Federal Reserve building, the world's largest depository of gold.

The Panic of 1907 was the first worldwide financial crisis of the twentieth century. York Stock Exchange fell nearly 50% from its peak in the previous year. At that time Unites States was the only one of the world’s major financial powers without a central bank.   J.P. Morgan organized private sector investments and lines of credit to stabilize the banking system amid its latest panic.

President Woodrow Wilson signed the Federal Reserve Act on December 1913, culminating three years of discussion and debate the development of a central bank.  
The Federal Reserve Act intended to establish a form of economic stability in the United States through the introduction of the Central Bank.  The U.S. Federal Reserve System or the “Fed” (of which the twelve regional Federal Reserve banks are a part) was created by an Act of Congress   in a response to    a crises.


By November 16, 1914, the 12 cities chosen as sites for regional Reserve Banks were open for business:   Boston ,New York, Philadelphia, Cleveland, Richmond, Atlanta, Chicago, St. Louis, Minneapolis, Kansas City ,Dallas and San Francisco.
The Federal Reserve System provides the government with a ready source of loans and serves as the safe depository for federal money. The New York Federal Reserve district is the largest by asset value. New York Bank  also serves the Commonwealth of Puerto Rico and the U.S. Virgin Islands.

The Federal Reserve Bank of New York Building at 33 Liberty Street occupies the full block   in the Financial District of Manhattan. The building reaching fourteen stories tall with five additional floors underground was built  from 1919 through 1924.   Architecturally, the building is reminiscent of the Italian Renaissance palazzos  such as the Strozzi Palace in Florence  and the Palazzo Vecchio, the town hall   in Florence.     When it was completed in 1924, the New York Fed was the largest bank structure in the world. In June 1924, the 2,600 officers and employees of the Federal Reserve Bank of New York began moving into the facility.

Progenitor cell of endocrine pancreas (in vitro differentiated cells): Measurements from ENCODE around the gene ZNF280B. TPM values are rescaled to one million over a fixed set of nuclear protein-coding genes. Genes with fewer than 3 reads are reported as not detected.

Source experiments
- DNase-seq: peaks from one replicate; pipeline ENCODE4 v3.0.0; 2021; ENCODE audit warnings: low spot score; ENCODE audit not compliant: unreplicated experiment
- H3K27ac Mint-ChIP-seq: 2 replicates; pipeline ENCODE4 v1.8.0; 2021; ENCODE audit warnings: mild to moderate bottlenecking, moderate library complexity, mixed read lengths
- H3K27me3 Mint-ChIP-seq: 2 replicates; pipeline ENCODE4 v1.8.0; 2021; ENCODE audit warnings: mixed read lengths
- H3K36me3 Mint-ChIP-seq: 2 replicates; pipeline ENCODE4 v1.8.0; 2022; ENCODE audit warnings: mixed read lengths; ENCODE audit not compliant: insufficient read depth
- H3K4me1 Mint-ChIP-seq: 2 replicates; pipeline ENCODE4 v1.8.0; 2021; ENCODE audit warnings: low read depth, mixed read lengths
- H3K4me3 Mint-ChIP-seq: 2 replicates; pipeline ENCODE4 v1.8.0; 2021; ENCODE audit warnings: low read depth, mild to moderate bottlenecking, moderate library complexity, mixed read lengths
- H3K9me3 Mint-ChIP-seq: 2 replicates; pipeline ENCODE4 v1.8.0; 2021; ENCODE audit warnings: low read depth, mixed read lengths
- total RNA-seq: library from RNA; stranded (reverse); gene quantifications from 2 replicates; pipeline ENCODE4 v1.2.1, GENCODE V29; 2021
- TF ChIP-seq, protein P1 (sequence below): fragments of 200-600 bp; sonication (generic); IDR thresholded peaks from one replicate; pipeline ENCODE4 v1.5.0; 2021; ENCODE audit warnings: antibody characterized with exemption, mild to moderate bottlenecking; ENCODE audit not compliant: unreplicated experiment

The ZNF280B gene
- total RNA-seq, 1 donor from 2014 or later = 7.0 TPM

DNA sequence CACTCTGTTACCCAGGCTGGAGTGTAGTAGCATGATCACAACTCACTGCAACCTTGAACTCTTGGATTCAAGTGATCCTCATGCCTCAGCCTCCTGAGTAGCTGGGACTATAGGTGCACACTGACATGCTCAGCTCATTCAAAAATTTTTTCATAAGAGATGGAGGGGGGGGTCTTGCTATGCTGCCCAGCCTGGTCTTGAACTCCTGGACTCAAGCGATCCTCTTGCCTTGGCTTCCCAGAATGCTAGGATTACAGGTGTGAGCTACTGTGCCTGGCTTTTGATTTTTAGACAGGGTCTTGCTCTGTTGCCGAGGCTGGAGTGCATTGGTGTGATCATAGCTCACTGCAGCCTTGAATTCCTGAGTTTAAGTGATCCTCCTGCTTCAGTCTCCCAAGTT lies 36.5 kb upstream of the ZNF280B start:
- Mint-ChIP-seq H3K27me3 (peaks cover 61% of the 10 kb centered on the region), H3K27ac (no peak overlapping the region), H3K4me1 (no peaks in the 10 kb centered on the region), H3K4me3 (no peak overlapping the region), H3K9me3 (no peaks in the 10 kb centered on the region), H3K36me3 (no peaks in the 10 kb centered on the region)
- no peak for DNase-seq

The building also hosts a vault containing the world's largest depository of gold, stored on behalf of numerous government institutions from around the world.  No individuals or private sector entities are permitted to store gold in the vault.  The gold inside the Federal Reserve Bank holds 25% of the world’s gold reserves. Nearly 98% of the gold at the Federal Reserve Bank of New York is owned by the central banks of 36 foreign nations. 

It takes a combination of highly trained individuals and top-notch technology to protect all of that gold. Nearly all of the security employees maintain an expert qualification in all three weapon types - handguns, shotguns, and rifles.

The vault itself can only be accessed via a 90-ton revolving steel cylinder. If anything is tripped, guards are signaled to seal the entire building – which takes less than 25 seconds.
New York does not charge foreign nations a storage fee for their gold.  The rest is owned by the United States and international organizations.  The New York Fed is the only one of the 12 Federal Banks to store gold.

 During constriction the Bank’s triple-tiered vault system was lowered to the bedrock foundation,  80 feet (24 m) below street level and 50 feet (15 m) below sea level —one of the few foundations considered adequate to support the weight of the vault, its nine-foot door and door frame (weighing 90 and 140-tons, respectively).
Much of the gold in the vault arrived during and after World War II as many countries wanted to store their gold reserves in a safe location. Holdings in the gold vault continued to increase and peaked in 1973, shortly after the United States suspended convertibility of dollars into gold for foreign governments. At its peak, the vault contained over 12,000 tons of monetary gold.


As of 2015, the vault housed approximately 508,000 gold bars, with a combined weight of approximately 6,350 tons.
Guided tours of the building are offered every weekday. Reservations are available at a first-come, first-served basis 30 days in advance on a rolling calendar and there is no waiting list. Tours fill up very quickly. No photos or videos are allowed.